Massachusetts woman indicted for leaving swastikas at Jewish lawyer’s home

Suspect accused of putting paper cutouts of hate symbol outside house of attorney representing her child’s father in a custody battle

Stephanie Lyons at her home in Stoneham, Massachusetts, December 26, 2022. (Tony Luong for The Washington Post via Getty Images via JTA)
Stephanie Lyons at her home in Stoneham, Massachusetts, December 26, 2022. (Tony Luong for The Washington Post via Getty Images via JTA)

JTA — A Boston-area woman has been arrested and charged with leaving a series of paper swastikas outside the house of a Jewish lawyer who is representing her child’s father in an ongoing custody battle.

The case had been a source of fear and confusion in the local US community for months, since the Jewish woman being targeted, Stephanie Lyons, first found the swastikas on her front lawn in Stoneham in November.

Lyons told The Washington Post that the swastikas had particularly unnerved her amid a larger climate of antisemitism. The incident came only a few days after rapper Kanye West launched what would become an extended antisemitic tirade.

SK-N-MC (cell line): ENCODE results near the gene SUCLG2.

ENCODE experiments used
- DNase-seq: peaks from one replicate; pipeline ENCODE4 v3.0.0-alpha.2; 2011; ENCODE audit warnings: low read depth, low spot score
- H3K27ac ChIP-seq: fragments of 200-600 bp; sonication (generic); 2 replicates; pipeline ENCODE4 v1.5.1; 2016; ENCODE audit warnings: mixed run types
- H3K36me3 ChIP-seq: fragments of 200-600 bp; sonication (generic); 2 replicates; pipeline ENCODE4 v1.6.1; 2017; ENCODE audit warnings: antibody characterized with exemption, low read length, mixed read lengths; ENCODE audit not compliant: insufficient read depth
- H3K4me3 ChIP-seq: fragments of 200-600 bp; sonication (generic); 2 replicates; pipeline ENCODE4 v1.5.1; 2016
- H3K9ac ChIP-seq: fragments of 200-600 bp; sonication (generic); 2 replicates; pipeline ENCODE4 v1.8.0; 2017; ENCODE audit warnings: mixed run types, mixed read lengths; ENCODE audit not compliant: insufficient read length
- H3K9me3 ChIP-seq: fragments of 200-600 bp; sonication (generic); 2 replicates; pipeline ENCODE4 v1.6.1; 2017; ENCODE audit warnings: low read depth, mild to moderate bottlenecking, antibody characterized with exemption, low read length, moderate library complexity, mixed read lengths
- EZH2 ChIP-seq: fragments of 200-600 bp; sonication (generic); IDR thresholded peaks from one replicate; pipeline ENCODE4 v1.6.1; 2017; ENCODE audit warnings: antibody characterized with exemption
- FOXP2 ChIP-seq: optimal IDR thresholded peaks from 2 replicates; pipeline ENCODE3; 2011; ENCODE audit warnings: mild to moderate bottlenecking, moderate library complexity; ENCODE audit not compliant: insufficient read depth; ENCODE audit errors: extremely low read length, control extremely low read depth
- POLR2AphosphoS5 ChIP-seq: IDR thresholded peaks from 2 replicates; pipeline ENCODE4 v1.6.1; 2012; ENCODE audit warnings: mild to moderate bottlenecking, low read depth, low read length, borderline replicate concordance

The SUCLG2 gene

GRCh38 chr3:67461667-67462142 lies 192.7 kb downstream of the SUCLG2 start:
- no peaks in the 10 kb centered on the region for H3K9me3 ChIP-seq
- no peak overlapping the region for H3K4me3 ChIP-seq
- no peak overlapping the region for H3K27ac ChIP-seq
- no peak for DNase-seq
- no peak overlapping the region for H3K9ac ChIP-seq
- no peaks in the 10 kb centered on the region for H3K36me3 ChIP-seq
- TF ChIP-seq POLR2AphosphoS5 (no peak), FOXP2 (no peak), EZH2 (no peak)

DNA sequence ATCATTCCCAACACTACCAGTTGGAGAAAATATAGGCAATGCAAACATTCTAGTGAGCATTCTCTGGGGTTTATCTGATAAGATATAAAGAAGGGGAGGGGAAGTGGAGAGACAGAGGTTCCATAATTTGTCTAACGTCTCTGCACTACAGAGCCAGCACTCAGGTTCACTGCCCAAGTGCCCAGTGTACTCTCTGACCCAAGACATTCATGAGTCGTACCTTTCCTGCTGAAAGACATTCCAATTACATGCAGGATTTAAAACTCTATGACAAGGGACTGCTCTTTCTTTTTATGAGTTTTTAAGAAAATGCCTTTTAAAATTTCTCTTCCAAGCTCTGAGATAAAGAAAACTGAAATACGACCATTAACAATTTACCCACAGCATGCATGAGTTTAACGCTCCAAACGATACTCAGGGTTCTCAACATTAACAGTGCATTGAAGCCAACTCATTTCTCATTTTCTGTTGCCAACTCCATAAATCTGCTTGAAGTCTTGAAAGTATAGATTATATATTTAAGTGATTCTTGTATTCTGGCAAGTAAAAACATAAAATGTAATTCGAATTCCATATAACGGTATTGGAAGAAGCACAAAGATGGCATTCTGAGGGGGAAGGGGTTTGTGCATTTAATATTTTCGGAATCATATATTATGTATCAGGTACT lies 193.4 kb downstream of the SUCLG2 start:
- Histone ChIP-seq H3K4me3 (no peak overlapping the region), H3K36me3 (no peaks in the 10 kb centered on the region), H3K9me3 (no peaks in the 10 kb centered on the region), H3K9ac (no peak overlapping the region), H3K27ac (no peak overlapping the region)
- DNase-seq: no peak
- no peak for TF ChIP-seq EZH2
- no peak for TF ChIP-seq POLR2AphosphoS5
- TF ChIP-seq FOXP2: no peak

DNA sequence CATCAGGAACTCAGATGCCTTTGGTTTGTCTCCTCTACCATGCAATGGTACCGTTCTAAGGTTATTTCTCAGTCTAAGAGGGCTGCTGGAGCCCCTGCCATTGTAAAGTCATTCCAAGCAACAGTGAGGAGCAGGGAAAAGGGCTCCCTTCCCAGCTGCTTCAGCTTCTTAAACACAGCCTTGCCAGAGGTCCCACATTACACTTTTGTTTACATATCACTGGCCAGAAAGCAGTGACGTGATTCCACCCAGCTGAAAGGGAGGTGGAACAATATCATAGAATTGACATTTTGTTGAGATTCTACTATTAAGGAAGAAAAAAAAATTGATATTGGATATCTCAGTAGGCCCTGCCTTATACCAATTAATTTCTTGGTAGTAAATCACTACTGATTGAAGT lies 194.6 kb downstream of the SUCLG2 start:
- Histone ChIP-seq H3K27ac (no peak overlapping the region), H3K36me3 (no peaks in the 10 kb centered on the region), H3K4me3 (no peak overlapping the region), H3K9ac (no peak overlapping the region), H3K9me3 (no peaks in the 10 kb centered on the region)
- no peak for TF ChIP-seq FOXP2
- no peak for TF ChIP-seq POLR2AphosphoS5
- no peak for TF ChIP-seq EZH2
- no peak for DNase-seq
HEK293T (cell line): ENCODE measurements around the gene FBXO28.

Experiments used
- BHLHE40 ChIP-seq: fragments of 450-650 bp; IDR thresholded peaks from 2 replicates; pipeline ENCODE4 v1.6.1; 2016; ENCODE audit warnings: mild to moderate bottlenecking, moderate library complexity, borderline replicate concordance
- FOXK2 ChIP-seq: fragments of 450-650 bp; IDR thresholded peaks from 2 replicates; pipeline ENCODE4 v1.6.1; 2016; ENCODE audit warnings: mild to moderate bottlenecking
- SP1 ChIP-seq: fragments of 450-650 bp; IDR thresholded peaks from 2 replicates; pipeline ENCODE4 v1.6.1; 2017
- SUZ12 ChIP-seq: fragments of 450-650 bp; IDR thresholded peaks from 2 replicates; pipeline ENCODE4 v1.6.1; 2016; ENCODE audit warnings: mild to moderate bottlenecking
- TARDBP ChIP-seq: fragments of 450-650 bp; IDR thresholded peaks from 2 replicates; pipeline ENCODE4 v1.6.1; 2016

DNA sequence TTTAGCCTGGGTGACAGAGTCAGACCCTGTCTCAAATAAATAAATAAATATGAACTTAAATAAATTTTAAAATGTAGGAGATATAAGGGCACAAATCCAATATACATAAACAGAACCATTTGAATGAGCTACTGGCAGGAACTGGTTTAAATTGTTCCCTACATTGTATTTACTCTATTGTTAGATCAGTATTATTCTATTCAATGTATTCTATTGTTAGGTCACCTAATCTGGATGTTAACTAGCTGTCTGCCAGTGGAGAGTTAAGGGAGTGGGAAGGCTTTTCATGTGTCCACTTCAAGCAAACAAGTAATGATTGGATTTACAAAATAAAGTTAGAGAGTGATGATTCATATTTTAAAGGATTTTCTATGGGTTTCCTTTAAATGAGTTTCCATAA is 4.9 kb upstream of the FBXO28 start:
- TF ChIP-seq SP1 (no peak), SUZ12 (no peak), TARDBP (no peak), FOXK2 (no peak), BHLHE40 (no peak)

“I just burst into tears,” she told the Post. “Someone had taken the time to cut these swastikas out of paper and write those words. They knew where we lived. They knew we were Jewish.”

Now local police have concluded that the culprit did in fact know Lyons. They have charged Kathleen Collins with a civil rights violation and two counts of witness intimidation, the Boston Globe reported.

Collins had previously made derogatory statements about Lyons during a video call with her son and his father, according to the police report, which also said she later admitted to the father that she had put out the swastikas. They also contained antisemitic messages including “JESUS HATER” and “GO TO HELL, JEW BITCH.”

Flyers and public messages have become a common delivery vehicle for antisemitism, with neo-Nazi groups like the Goyim Defense League frequently coordinating “drops” of flyers espousing anti-Jewish conspiracy theories. The perpetrators are rarely caught.

A Jewish lawmaker in Florida has proposed a bill in his state that would specifically outlaw such demonstrations of “religious or ethnic intimidation.”

The Stoneham case was unusual because the preponderance of evidence and available motivation made an arrest possible. In addition, Lyons’ fiance is a police officer in a different town and had collected the swastikas to save as evidence.

The Anti-Defamation League’s New England regional office supported the arrest.

“Vandalizing a family’s home with swastikas and antisemitic epithets is a very personal kind of hate at a time when the Jewish community is already feeling vulnerable,” Interim Regional Director Peggy Shukur said in a statement. “We hope justice in this case ultimately reflects how hateful this incident was and will restore a sense of safety for the victims and for the Stoneham community.”

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